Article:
Toshiba’s laptop division turned into Dynabook a couple of years ago, but the X40-J range is the first to introduce a change in the overall design. It retains an attractive if understated dark-blue finish, but there are now thin silver outlines on the power key and trackpad. These match the silver metal hinge, which stretches almost the entire width. Also, while it sticks to a familiar aluminium chassis, the plastic base has a classy pinstripe effect. Read our Dynabook Portégé X40-J-11C Review.
A solid, quiet laptop that makes light work of everyday tasks
For a 14in laptop, it’s compact, thin and reasonably light at 1.4kg. It performed well in our Windows-based tests, which was something of a surprise because it comes with only 8GB of memory (we’d usually prefer 16GB). We also tested the speed of the SSD in isolation and, while it proved perfectly fine at reading data (ie, opening it) it was a little slow when writing it (ie, saving). This didn’t slow it down in everyday tasks, however.
Better still, this solid performance isn’t accompanied by the constant sound of noisy fans, which kicked in rarely during our tests and remained pretty quiet when they did. This may not provide enough cooling if you’re going to put huge demands on the laptop, but for
office work and web browsing it’s perfectly adequate.
However, it didn’t fare so well in our gaming tests, despite using Intel’s Xe graphics hardware, which offers decent gaming performance on other laptops. We found that frame rates were around half of what we’ve seen on similarly priced rivals.
The touchscreen bends back 180 degress (though not 360 degress for a full tablet-type experience) and benefits from an effective anti-glare coating, which cuts out reflections. What you don’t get is anything close to the full range of sRGB colours, with only 54 per cent displayed during our tests. As a result it looks drab when placed next to superior screens, though It’s fine in isolation, helped by decent levels of contrast and brightness.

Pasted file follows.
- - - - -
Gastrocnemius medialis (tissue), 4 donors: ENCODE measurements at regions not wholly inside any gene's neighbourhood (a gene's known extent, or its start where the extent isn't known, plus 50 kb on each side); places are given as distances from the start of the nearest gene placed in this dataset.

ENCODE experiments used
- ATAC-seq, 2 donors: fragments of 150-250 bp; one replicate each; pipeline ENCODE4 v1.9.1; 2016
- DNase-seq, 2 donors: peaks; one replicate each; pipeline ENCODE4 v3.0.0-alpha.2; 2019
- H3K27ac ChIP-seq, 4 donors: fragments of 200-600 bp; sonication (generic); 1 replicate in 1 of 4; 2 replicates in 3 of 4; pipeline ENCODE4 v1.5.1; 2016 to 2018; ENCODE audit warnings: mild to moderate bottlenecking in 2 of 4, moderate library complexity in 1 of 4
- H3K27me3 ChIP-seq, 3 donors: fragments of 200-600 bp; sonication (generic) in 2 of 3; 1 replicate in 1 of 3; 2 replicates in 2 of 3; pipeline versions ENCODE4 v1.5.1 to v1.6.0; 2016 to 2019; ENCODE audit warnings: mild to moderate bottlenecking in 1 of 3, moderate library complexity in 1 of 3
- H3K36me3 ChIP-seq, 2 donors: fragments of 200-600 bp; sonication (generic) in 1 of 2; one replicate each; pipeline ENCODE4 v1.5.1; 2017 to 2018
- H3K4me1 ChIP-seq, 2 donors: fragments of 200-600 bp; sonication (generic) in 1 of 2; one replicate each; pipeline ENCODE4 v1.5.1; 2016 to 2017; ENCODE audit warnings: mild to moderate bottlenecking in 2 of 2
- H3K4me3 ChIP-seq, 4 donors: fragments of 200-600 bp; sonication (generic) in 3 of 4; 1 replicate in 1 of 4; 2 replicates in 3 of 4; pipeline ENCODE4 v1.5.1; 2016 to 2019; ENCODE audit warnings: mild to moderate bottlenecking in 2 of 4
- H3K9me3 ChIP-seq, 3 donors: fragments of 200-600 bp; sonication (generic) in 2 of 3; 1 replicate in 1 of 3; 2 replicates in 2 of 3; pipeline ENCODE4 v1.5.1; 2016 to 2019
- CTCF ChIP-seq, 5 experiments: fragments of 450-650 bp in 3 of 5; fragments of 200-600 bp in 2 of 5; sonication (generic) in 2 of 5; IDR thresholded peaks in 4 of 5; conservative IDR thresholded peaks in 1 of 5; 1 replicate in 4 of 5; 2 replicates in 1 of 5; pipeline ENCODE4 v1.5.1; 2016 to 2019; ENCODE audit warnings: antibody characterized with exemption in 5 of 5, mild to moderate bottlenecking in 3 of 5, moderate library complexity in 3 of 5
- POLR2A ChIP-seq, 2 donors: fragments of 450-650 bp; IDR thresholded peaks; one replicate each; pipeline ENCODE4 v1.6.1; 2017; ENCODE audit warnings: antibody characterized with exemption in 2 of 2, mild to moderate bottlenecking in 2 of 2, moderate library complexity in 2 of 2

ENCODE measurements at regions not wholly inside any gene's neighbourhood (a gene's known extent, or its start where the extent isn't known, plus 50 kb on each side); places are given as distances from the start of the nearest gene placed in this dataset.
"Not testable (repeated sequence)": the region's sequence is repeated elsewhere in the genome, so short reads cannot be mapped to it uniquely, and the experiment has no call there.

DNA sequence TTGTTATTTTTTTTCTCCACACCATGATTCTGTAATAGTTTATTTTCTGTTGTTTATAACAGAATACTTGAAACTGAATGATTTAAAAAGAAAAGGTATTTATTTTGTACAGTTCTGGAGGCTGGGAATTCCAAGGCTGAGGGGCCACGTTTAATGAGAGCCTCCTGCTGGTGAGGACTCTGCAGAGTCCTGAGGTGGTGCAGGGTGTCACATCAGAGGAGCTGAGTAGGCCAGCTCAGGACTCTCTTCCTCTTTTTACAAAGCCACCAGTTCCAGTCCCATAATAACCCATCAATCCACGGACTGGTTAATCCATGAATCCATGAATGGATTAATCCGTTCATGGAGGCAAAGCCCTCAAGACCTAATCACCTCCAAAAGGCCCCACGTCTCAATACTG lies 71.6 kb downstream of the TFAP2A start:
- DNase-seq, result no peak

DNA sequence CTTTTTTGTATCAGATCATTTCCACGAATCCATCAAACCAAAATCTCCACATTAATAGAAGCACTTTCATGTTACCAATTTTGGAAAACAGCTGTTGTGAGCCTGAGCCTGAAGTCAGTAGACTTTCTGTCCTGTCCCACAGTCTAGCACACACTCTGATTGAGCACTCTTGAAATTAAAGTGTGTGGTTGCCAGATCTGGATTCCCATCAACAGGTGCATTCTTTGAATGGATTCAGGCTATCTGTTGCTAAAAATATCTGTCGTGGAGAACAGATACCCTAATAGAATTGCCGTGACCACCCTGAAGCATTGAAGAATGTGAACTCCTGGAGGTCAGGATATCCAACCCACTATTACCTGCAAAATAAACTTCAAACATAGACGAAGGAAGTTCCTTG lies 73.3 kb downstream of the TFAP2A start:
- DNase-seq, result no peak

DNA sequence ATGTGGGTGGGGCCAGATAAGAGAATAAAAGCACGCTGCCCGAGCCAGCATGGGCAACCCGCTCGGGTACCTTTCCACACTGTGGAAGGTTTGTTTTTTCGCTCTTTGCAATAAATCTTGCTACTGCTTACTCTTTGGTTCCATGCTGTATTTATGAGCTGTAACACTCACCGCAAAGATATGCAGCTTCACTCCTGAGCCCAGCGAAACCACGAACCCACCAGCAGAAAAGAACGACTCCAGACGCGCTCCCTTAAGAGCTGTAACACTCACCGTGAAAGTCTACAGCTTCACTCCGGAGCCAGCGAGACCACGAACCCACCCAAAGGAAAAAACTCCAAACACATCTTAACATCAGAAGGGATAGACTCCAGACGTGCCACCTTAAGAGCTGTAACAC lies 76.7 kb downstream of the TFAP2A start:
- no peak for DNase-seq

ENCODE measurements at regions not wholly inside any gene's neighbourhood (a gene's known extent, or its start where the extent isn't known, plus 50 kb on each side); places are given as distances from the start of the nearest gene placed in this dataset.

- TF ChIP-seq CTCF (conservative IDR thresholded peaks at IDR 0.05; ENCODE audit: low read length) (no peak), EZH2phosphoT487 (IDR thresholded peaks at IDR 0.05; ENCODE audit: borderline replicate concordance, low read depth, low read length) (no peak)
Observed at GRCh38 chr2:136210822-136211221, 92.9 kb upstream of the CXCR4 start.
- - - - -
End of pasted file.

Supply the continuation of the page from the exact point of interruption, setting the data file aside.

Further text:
The keyboard is backlit, well designed and quiet to type on. Touch typists will have no problem, but we found the keys to be a little light on resistance. However, the spacebar is a little too short – occasionally we missed it while typing – and you might find that the trackpad, which measures 100x58mm, is too small for the way you work.
The 720p webcam comes with a privacy shutter and is built into the top of the screen. Like the screen, its colours lack punch, but the overall quality is impressive and the dual microphones do an excellent job of capturing voices. The speakers are also far better than you might expect from a laptop that isn’t specifically designed for entertainment. However, they are built into the front underside of the chassis and we found that our wrists smothered their output when we were typing.
The laptop has two USB-C ports on the left, along with an HDMI output and microSD card slot. There are two USB 3.0 ports on the right edge. There’s no Ethernet port but hopefully the built-in Wi-Fi 6 will make up for that.
Quad-core Intel Core i7-1165C7 processor 8GB memory • Intel Xe graphics • 14in 1920×1080-pixel IPS touchscreen • 256GB SSD 720p webcam • Wi-Fi 6 • Bluetooth 5.1 • 1x HDMI port • 2x USB-C ports • 2x USB 3.0 ports Windows 10 Pro • 17.9x323x220mm (HxWxD) • 1.4 kg • One-year warranty
A competitively priced laptop that a drab screen apart, provides quality In all the right places
Lenovo Yoga Slim 7
Using an AMD processor Instead of an Intel one makes this a significantly more affordable 14in laptop